Question about Petmate Fresh Flow Replacement Pump
Algae requires light to grow. The brown/beige build up on the inside of a pump and any area of decent water flow, usually in a higher oxygen, and lower light environment, is actually the beneficial bacterial cultures that are breaking down the toxic ammonia that comes from fish waste, uneaten food, and decaying organic materials in the tank.
What your seeing is these bacterial cultures. You want them in your tank, as most fish cannot live without them. Basically these guys are flushing the toilet in your tank. You want them to live on a biological filter, which is any large amount of surface area that water flows through, and again, high oxygen, decent water flow, and low light. Once you know where they live, Do Not clean or throw away and replace their home. If you do that, you risk toxic levels of ammonia and nitrite which results in fish disease, parasites, and possibly death.
Google "Biological Filtration in Aquariums" and educate yourself on the process, or stop keeping fish if you don\'t want to do this. Once you learn the information, you don\'t need to put forth any more effort, and your fish live better lives and you succeed with your hobby. Don\'t bother with if if you would rather spend money on more fish, fish medication, and having a bad, depressing experience. Biological filtration is vital to fish.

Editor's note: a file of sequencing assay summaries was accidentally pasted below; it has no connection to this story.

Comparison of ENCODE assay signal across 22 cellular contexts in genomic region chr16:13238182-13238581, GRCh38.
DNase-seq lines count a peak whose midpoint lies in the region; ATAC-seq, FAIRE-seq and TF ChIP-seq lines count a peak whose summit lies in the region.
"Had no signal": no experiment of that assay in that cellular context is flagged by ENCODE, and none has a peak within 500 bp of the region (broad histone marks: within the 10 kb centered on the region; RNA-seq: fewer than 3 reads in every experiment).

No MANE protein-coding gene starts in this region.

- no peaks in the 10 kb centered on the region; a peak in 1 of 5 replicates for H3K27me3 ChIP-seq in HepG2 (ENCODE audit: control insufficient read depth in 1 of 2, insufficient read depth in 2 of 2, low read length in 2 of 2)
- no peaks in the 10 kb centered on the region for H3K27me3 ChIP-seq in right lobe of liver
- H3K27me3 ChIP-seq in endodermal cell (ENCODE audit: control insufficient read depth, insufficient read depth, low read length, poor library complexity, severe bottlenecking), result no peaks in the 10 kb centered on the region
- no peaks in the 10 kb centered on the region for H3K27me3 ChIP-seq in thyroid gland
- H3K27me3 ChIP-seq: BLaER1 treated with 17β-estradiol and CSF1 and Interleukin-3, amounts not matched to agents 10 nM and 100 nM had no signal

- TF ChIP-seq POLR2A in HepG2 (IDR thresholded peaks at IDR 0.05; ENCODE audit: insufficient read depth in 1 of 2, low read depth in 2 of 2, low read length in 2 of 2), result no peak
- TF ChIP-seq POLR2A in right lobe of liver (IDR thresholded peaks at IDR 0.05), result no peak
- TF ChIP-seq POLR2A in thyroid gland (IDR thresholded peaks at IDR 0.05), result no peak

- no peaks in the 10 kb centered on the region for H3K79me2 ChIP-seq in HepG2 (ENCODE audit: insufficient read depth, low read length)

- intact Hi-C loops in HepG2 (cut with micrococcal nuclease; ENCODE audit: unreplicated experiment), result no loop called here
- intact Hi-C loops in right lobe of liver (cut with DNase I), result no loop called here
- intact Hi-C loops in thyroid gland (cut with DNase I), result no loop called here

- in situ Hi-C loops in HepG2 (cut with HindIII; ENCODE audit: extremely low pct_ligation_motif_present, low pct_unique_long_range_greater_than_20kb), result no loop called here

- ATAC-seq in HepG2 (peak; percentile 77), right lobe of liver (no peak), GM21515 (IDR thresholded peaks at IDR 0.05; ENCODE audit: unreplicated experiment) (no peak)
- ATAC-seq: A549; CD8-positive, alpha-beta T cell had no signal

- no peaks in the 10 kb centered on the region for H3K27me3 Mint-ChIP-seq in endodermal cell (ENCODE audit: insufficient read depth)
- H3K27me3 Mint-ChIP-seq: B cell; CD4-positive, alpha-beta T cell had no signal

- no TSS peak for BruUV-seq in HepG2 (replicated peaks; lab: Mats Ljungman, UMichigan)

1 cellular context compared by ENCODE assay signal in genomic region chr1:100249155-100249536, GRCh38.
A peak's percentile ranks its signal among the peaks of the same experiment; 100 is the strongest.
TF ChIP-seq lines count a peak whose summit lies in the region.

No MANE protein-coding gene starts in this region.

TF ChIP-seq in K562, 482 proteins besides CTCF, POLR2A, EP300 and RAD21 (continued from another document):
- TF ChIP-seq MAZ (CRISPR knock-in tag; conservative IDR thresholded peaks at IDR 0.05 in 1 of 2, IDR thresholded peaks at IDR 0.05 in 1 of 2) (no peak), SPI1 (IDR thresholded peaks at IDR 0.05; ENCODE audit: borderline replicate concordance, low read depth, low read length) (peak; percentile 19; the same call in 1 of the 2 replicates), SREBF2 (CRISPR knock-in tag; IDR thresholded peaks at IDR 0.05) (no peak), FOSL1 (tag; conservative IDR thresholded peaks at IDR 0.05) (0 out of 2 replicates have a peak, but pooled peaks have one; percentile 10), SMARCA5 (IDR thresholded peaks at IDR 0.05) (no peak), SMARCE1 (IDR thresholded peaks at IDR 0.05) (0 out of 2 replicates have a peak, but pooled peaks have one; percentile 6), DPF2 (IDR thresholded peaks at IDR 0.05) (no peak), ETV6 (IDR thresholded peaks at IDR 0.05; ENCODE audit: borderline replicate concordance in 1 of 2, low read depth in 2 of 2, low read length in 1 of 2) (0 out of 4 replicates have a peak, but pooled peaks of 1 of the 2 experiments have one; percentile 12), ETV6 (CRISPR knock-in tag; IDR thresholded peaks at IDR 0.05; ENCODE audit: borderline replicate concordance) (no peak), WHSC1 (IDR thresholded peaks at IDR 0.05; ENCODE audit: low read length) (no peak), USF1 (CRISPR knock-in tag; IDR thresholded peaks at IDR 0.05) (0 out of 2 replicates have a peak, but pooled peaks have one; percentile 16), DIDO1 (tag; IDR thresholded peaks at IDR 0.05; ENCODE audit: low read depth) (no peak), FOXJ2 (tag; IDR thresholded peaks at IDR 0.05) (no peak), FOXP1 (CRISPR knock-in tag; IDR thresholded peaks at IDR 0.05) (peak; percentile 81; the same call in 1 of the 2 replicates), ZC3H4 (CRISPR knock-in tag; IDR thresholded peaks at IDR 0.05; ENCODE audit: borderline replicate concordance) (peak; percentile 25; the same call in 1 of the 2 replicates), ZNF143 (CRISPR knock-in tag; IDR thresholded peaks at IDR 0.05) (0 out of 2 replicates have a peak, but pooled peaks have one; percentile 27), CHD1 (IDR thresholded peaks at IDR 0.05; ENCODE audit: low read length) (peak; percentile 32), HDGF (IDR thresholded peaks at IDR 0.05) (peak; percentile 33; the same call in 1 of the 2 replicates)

All of that being said, the interior working parts of your water pumps is not where you want them living. They don\'t really do much harm there, but if you experience a power outage, it is possible for the bacterial cultures to cause the magnetic impeller to seize in the impeller housing when the power comes back on. This can result in the unit melting from excessive heat and then you have to replace the pump.
If you are not over stocking and over feeding, and if you are doing regular partial water changes on a regular basis, then every three months or so, disassemble the water pump when you\'re doing a water change. Use a clean tooth brush with no chemicals on it to clean the cylindrical magnetic impeller, and the impeller housing (the hole the impeller goes in) to remove any build up. Put it back together, and put it back in the tank or where ever it belongs. If it is a powerhead, turn it upside down to get any air out of it, then put it where it goes in the tank. Similarly, removing any air from a canister filter or any other filter will help the pump to start working when it is plugged in.
Posted on Sep 14, 2014
Algea/slime/yuk. Clean everything and reassemble.
Posted on Oct 15, 2013
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Posted on Jan 02, 2017
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